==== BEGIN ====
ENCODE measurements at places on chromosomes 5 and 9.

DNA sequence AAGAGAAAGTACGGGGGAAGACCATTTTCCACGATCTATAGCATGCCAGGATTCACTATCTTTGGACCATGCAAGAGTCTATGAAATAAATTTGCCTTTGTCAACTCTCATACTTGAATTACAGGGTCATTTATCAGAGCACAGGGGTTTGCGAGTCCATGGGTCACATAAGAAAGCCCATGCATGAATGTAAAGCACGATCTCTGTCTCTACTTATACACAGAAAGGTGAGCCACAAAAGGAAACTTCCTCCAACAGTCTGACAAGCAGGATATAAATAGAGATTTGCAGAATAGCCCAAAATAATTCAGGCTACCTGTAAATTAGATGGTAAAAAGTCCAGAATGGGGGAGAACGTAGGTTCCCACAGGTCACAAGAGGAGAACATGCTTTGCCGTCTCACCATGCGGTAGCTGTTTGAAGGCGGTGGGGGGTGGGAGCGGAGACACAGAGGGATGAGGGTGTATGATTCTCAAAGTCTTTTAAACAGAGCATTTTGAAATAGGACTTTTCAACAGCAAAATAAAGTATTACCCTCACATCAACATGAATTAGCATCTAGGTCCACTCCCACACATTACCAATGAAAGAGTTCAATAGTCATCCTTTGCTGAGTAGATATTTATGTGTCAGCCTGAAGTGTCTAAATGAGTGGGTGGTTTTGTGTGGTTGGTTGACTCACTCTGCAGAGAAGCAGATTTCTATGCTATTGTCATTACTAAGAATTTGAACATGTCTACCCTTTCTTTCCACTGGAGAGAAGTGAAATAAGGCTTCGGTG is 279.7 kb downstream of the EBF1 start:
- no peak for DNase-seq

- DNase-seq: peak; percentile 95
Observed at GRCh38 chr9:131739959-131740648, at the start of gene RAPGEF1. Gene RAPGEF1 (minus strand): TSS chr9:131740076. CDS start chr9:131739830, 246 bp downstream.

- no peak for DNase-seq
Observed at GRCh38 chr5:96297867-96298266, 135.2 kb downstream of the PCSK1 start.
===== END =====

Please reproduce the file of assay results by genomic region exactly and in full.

ENCODE measurements at places on chromosomes 5 and 9.

DNA sequence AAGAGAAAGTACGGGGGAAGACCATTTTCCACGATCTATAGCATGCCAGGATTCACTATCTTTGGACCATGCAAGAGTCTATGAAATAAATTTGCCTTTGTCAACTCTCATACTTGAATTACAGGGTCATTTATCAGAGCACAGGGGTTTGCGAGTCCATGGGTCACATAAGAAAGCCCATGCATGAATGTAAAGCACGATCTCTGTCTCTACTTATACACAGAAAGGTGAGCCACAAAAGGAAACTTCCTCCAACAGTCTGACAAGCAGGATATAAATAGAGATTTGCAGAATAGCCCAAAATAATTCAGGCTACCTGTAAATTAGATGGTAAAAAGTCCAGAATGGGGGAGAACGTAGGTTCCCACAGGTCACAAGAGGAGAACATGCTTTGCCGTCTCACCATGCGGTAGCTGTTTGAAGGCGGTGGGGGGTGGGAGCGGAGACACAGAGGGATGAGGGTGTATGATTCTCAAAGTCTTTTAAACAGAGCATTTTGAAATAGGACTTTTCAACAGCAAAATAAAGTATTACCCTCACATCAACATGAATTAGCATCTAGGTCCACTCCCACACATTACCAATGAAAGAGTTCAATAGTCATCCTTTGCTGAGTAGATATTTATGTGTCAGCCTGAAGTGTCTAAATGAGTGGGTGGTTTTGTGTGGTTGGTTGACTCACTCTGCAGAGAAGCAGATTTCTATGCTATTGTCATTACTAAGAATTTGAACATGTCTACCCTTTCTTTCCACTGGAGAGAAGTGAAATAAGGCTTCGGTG is 279.7 kb downstream of the EBF1 start:
- no peak for DNase-seq

- DNase-seq: peak; percentile 95
Observed at GRCh38 chr9:131739959-131740648, at the start of gene RAPGEF1. Gene RAPGEF1 (minus strand): TSS chr9:131740076. CDS start chr9:131739830, 246 bp downstream.

- no peak for DNase-seq
Observed at GRCh38 chr5:96297867-96298266, 135.2 kb downstream of the PCSK1 start.